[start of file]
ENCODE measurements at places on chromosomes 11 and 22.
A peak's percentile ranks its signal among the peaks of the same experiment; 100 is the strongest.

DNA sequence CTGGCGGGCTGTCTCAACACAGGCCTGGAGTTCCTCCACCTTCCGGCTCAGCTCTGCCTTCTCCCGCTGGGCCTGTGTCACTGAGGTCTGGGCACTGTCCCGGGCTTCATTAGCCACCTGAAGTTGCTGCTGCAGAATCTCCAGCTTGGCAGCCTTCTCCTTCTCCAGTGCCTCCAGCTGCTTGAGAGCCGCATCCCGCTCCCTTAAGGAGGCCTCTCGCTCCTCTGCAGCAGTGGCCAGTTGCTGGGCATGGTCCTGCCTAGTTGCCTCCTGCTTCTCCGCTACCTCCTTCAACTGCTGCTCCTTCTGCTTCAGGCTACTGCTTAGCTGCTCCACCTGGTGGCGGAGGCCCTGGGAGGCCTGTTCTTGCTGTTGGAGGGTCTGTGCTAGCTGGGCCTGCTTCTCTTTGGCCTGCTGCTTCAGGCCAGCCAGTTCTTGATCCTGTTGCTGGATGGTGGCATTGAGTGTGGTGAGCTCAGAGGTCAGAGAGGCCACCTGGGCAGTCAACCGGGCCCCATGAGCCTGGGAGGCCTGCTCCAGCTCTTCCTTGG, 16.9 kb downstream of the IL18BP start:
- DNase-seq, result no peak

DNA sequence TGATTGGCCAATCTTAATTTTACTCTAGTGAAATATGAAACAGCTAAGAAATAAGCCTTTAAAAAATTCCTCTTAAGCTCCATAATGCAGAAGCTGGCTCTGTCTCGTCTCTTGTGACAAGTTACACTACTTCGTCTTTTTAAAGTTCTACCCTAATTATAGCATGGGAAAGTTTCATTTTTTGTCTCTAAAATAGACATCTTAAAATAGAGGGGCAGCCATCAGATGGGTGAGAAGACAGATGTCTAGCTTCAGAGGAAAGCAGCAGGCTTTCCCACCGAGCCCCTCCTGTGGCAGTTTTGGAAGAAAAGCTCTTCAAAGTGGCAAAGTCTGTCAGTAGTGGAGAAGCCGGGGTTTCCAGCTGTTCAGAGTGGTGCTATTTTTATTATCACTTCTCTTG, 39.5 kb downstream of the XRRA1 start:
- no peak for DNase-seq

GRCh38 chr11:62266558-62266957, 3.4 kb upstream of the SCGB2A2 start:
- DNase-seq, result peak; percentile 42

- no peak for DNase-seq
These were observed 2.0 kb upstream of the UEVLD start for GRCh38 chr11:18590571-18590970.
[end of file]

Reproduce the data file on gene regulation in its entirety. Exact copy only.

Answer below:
ENCODE measurements at places on chromosomes 11 and 22.
A peak's percentile ranks its signal among the peaks of the same experiment; 100 is the strongest.

DNA sequence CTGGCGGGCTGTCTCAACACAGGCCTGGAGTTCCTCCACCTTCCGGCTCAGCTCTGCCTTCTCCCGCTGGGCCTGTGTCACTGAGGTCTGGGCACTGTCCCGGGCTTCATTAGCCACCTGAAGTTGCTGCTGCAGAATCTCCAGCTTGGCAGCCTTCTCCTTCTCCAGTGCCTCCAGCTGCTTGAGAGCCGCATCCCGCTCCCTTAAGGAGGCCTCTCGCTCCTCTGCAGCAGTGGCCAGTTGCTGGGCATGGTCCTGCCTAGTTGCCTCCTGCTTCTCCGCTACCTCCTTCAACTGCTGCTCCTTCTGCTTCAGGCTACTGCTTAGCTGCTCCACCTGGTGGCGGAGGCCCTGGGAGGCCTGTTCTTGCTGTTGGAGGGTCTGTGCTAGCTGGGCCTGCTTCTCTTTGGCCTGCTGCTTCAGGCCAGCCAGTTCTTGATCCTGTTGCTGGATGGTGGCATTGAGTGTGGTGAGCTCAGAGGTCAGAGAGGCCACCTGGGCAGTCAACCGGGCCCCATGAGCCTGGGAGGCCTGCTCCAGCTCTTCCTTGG, 16.9 kb downstream of the IL18BP start:
- DNase-seq, result no peak

DNA sequence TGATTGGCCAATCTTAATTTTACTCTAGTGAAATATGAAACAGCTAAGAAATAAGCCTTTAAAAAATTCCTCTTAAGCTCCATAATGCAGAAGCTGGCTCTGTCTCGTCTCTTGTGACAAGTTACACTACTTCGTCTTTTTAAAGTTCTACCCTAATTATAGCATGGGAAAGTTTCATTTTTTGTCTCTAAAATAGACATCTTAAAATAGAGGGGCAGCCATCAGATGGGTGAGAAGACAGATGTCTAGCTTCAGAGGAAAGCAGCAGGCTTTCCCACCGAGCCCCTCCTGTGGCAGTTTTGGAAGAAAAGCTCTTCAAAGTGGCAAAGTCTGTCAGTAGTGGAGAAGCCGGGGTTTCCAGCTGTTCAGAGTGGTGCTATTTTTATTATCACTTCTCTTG, 39.5 kb downstream of the XRRA1 start:
- no peak for DNase-seq

GRCh38 chr11:62266558-62266957, 3.4 kb upstream of the SCGB2A2 start:
- DNase-seq, result peak; percentile 42

- no peak for DNase-seq
These were observed 2.0 kb upstream of the UEVLD start for GRCh38 chr11:18590571-18590970.